Devoid of life.
Opposite the end/side on which the mouth is located (Kozloff, 1996).
Refering to the deepest part of the ocean, below about 2000 m (OED, 2008).
Build up or accumulation of sediment.
Plural of 'acontium'.
Thread-like nematocyst bearing organ attached to lower end of a mesentery or septal filament in the gastrovascular cavity in some Actinaria (Anemones). The acontia my be protruded through perforations (cinclides) of the body wall (adapted from Manuel, 1988 and Stachowitsch, 1992).
Of Echinodermata (echinoderms); a series of calcareous plates on either side of the ambulacral furrow (Southward & Campbell, 2006).
Of Echinodermata (echinoderms); spines on adambulacral plates (Southward & Campbell, 2006).
Organisms (usually referring to of the same species) living closely together, but not physically connected (cf. 'colony').
A dense mass of green or other algae (e.g. Enteromorpha
spp.) which blankets the substratum in a littoral or shallow-water environment, often in areas of freshwater influence or where eutrophication occurs.
A non-established introduced species (q.v.), which is incapable of establishing self-sustaining or self-propagating populations in the new area without human interference (cf. 'introduced species'; 'non-native').
Exogenous, originating outside and transported into a given system or area (Lincoln et al.
Plural of 'ambulacrum'.
Adjective of 'ambulacrum'.
Of Echinodermata (echinoderms); groove or furrow in the oral side of the arm holding the tube feet (Southward & Campbell, 2006).
Plural of 'ambulacral furrow'.
Of Echinodermata (echinoderms); radially arranged regions of the body of Echinoderms that bear the tube feet (Southward & Campbell, 2006).
The central point of a cyclonic tidal system, at which the vertical astronomical tidal range is nil, or very small, increasing progressively with increasing distance from this central point (from Ministry of Defence, 1987.)
A crustacean belonging the Order Amphipoda (cf. Amphipoda).
An group of crustaceans recognized by their laterally compressed bodies, lack of a carapace, and numerous, differently modified legs (Hayward et al.
Of fish - upward-running: spending part of their life in the sea and migrating up rivers in order to breed (e.g. salmon) (cf. 'catadromous').
An environment in which the partial pressure of oxygen is significantly below normal atmospheric levels; deoxygenated (Lincoln et al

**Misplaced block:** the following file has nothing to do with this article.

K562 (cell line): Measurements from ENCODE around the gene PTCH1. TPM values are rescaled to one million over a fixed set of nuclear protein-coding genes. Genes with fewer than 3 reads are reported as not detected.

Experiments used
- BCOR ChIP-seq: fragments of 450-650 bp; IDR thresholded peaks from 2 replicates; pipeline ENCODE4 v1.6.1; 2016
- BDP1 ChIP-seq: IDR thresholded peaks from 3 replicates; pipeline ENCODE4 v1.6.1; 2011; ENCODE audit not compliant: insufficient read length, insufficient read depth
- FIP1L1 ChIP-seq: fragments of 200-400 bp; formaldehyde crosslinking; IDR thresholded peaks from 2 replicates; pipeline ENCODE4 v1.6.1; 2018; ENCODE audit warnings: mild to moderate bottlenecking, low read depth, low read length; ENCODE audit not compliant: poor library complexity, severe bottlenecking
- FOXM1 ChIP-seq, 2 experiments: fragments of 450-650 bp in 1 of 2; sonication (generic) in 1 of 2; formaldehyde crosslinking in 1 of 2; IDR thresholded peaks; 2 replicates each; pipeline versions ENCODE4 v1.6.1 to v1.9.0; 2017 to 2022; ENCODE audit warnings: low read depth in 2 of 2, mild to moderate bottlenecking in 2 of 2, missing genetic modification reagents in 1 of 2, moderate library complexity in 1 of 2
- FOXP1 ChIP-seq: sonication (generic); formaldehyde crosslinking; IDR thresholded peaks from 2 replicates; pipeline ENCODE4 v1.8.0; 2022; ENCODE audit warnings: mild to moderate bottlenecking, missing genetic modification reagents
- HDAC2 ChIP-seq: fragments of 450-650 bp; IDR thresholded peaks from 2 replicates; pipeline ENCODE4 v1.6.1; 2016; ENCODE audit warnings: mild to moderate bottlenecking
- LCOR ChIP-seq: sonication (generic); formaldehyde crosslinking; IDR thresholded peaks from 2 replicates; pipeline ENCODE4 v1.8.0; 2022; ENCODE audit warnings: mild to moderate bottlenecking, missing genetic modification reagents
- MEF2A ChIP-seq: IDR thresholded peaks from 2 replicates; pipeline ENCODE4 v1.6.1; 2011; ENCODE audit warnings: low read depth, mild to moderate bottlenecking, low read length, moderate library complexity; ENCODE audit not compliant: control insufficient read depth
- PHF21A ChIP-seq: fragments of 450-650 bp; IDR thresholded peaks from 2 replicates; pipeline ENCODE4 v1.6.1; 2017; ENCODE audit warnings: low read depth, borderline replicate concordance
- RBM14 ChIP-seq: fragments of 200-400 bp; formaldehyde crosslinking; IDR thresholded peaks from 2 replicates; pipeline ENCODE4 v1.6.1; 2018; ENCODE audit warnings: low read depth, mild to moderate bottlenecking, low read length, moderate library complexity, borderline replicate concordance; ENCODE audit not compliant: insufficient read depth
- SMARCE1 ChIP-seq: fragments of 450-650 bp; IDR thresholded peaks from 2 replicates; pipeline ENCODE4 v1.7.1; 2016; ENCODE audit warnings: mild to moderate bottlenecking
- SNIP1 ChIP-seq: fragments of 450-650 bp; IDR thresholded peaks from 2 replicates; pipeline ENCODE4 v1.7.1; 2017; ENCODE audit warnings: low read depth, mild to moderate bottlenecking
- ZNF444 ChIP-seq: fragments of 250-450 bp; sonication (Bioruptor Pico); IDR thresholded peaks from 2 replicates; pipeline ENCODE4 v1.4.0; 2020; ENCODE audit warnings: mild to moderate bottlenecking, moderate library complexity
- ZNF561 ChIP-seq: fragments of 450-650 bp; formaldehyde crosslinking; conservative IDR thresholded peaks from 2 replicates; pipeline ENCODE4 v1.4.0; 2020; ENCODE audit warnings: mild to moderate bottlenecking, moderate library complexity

Relating to or near the anus, or the posterior opening of the alimentary canal (Abercrombie et al.
Reproductive strategy in which individuals are either strictly males or hermaphrodites.
Having flagellate gametes of different size, shape or behaviour (from Bold, 1977 and Lincoln et al.
Where the external surface is divided into a chain of rings or 'annuli' by furrows giving the appearance of segments (Barnes et al.
Devoid of oxygen.
Second and typically longer of a pair of antennae, sensory appendages originating on the head of Crustacea.
First and typically shorter of a pair of antennae, sensory appendages originating on the head of Crustacea.
Produced by human activity.
The cultivation of aquatic organisms by human effort for commercial purposes. For the cultivation of marine organisms in seawater, the term 'mariculture' is also used. (Based on Baretta-Bekker et al.
Having the shape or characteristics of a tree.
Having the shape or characteristics of a tree.
Referring to a biogeographical region centred north of the British Isles and influencing the extreme north of the British Isles.
Marked by or consisting of areolae, small areas, islands or circular spots of tissue. Used to describe the thallus of lichens (adapted from Dobson, 2000).
The mouthparts of sea urchins. A complex chewing apparatus made up of five calcareous teeth or jaws used at scraping food from the substratum.
Jointed, arthrous (Holmes, 1979).
Sac-like hydrostatic organ in ascophoran Cheilostomatida Bryozoa. Also termed the 'compensation sac' (Hayward & Ryland, 1998).
A generic term used chiefly by some British marine ecologists which does not assume interdependence within a community or association, but appears to have the same broad definition as 'community' (based on Hiscock & Connor, 1991).
The evaluation of marine natural heritage importance through an orderly process of gathering information about biotopes and species in an area and comparing their attributes by a standard protocol (as in 'conservation assessment'). 2)
The evaluation of the likely impact of a development on the environment (as in 'Environmental Impact Assessment').
A term used by botanists to refer to an assemblage of plants with a definite floristic composition, considered by many workers to be synonymous or very similar to the zoological concept of 'community' (from Hiscock & Connor, 1991).
The periodic rise and fall of the ocean water masses, produced by gravitational effects of the moon and sun on the earth (from Lincoln & Boxshall 1987). Cf. lunar tide
A characteristic of a habitat, biotope, community or population of a species which most economically provides an indication of the condition of the interest feature to which it applies (CSMR).
The ecology of individual organisms or species (Lincoln et al
., 1998) (cf. 'synecology').
Produced within the given habitat, community or system (Lincoln et al.,
1998), often used to describe organic matter produced in situ (cf. 'endogenous', 'allochthonous').
Self-feeding, producing organic matter through photosynthesis (Prescott, 1969).
Feeding zooid in Bryozoa (cf. 'zooid') (Hayward & Ryland, 1998).
Plural of 'avicularium'.
Specialized zooid in Cheilostomatida Bryozoa, with reduced polypide but strong muscles which operate a mandible-like operculum (Hayward & Ryland, 1998).
Devoid of animal life.
An organism without 'zooxanthellae'